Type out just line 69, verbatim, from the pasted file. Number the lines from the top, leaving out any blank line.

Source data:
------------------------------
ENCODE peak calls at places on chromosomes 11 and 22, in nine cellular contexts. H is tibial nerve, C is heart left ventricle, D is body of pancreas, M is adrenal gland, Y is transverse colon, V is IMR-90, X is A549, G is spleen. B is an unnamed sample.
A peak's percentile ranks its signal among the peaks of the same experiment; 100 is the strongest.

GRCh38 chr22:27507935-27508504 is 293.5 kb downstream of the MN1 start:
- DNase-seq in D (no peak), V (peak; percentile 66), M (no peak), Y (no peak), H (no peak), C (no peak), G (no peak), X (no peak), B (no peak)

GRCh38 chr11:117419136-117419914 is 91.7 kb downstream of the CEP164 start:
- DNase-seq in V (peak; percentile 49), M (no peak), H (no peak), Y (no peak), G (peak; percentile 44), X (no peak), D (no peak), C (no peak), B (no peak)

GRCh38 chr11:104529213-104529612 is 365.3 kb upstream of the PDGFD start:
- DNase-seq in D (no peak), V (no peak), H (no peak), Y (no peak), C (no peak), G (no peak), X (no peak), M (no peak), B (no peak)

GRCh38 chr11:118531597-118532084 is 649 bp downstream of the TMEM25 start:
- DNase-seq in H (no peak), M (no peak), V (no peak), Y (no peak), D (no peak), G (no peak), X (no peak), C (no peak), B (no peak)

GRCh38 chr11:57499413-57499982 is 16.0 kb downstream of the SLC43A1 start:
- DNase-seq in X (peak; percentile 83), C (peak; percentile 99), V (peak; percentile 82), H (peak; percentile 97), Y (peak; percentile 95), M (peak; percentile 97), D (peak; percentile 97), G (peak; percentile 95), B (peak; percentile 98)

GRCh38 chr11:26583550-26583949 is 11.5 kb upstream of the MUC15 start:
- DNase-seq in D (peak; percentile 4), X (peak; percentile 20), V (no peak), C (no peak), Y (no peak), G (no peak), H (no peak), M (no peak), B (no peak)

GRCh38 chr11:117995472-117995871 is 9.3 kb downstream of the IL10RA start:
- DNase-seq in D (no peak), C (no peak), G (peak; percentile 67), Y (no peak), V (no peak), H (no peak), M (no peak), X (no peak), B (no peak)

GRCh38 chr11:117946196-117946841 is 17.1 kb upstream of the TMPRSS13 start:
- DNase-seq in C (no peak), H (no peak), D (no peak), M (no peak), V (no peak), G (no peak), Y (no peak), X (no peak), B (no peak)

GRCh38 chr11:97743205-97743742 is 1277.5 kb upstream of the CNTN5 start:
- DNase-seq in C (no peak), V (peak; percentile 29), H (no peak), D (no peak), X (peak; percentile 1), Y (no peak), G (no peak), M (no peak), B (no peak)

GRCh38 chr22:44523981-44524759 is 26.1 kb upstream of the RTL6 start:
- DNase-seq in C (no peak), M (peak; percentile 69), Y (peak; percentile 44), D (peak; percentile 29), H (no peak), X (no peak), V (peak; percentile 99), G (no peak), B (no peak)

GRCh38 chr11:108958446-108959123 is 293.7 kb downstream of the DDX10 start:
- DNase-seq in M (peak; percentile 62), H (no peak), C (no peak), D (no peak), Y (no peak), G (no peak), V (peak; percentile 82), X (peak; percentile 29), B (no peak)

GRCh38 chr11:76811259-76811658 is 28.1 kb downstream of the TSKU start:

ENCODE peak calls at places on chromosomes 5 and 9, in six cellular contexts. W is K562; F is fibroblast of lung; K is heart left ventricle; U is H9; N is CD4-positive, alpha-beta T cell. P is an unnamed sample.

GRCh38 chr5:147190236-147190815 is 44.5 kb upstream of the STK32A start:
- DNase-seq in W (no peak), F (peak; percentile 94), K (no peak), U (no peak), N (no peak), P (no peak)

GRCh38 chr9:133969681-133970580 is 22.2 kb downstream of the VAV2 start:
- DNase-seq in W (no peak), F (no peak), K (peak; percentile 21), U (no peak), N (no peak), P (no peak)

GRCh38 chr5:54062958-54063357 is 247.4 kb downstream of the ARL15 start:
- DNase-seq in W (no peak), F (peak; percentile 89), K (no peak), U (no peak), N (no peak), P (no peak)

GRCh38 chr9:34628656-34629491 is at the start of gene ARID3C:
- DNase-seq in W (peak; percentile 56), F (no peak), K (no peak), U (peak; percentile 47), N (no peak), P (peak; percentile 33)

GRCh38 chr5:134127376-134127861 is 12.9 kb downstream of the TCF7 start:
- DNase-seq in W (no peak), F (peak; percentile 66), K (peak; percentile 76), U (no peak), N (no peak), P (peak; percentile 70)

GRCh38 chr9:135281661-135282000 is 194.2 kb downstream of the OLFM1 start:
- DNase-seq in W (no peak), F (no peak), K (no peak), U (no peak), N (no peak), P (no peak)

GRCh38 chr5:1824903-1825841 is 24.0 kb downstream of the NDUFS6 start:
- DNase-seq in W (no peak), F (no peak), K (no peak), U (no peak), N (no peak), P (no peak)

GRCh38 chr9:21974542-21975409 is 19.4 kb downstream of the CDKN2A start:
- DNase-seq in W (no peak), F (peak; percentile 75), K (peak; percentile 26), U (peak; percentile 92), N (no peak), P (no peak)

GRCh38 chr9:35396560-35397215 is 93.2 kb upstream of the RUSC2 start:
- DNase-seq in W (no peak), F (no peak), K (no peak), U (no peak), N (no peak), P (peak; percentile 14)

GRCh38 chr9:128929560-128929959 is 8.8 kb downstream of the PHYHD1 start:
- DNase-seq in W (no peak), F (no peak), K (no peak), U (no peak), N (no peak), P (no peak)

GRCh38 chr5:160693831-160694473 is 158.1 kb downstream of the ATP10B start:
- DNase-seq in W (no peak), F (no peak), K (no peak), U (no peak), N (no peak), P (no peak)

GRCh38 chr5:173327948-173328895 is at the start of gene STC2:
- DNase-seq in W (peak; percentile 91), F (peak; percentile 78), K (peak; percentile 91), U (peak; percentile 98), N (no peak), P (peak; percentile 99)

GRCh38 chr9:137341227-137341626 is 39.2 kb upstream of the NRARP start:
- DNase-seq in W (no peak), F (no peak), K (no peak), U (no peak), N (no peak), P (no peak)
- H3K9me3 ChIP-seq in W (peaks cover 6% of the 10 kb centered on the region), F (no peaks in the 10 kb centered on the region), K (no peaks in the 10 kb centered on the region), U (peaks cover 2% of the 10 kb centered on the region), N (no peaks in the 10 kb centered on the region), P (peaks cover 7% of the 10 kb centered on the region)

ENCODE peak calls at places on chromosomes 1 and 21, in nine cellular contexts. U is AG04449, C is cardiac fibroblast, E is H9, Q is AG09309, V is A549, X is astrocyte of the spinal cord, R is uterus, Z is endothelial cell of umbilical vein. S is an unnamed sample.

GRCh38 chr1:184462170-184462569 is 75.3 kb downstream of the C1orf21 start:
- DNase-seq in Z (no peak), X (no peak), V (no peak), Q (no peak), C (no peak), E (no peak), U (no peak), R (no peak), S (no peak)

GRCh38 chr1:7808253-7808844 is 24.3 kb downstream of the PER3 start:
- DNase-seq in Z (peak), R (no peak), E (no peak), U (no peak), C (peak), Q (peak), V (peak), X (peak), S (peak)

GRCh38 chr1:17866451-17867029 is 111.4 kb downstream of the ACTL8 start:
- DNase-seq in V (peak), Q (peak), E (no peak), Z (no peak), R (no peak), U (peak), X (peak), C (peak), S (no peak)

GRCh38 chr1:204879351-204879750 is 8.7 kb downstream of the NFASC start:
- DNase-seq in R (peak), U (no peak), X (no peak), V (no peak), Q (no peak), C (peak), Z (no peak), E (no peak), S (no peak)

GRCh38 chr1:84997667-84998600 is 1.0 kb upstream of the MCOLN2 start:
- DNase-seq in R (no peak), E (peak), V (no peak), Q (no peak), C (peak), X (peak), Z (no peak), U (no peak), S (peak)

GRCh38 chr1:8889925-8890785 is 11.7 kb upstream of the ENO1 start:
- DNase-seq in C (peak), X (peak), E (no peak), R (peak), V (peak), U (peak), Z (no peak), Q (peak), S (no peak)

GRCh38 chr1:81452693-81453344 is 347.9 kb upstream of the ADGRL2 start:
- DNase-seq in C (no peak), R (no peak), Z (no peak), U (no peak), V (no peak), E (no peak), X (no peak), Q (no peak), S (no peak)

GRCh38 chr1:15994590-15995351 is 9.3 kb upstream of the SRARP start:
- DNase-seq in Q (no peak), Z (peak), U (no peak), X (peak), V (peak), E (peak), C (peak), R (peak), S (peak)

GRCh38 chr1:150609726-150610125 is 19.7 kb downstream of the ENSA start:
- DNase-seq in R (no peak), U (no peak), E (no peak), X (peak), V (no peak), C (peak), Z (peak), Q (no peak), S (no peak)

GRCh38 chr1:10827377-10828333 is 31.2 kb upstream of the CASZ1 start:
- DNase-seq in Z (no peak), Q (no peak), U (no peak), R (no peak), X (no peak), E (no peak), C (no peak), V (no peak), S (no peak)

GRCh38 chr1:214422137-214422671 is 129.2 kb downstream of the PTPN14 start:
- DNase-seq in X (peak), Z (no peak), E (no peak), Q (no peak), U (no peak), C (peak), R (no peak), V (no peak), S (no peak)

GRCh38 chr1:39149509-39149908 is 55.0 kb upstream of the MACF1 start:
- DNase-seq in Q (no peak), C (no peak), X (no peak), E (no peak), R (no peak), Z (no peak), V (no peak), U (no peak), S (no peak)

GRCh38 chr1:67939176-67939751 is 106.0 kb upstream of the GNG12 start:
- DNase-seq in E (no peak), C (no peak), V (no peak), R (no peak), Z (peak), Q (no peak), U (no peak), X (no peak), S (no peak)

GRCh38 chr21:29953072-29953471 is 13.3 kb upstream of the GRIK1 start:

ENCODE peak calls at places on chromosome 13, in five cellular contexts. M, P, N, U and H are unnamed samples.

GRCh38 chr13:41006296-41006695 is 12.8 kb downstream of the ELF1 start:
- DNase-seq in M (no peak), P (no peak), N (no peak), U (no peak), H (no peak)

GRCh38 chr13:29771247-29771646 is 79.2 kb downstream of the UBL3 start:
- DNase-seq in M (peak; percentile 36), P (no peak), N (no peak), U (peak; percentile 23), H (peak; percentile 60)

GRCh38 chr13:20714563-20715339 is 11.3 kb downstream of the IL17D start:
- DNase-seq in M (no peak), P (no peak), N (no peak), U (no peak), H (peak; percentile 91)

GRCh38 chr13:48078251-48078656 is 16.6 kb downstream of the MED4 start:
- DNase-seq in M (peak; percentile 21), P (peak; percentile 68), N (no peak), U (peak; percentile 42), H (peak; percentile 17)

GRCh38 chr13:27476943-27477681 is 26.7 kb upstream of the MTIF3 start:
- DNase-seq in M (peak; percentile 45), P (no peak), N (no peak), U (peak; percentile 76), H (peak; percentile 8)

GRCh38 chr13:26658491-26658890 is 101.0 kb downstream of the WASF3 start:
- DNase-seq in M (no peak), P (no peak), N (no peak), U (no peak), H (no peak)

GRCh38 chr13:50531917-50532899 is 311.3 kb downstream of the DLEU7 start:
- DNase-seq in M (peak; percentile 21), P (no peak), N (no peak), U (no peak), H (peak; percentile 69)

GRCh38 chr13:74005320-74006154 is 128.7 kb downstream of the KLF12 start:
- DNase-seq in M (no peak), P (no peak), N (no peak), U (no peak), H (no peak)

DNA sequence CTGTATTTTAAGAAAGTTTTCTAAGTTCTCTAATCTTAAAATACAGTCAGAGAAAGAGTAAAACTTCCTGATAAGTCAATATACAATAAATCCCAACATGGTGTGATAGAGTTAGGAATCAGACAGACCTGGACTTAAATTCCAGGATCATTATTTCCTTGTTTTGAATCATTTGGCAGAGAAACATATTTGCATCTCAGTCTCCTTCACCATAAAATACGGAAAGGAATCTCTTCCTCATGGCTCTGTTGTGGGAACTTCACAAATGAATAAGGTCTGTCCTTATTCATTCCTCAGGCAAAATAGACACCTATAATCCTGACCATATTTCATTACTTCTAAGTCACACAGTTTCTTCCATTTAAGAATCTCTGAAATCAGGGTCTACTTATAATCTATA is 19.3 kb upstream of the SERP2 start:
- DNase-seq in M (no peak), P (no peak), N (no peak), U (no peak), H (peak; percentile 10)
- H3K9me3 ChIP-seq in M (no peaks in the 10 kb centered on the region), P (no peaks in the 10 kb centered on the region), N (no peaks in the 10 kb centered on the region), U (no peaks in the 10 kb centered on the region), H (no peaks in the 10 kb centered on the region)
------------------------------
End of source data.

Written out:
GRCh38 chr1:15994590-15995351 is 9.3 kb upstream of the SRARP start: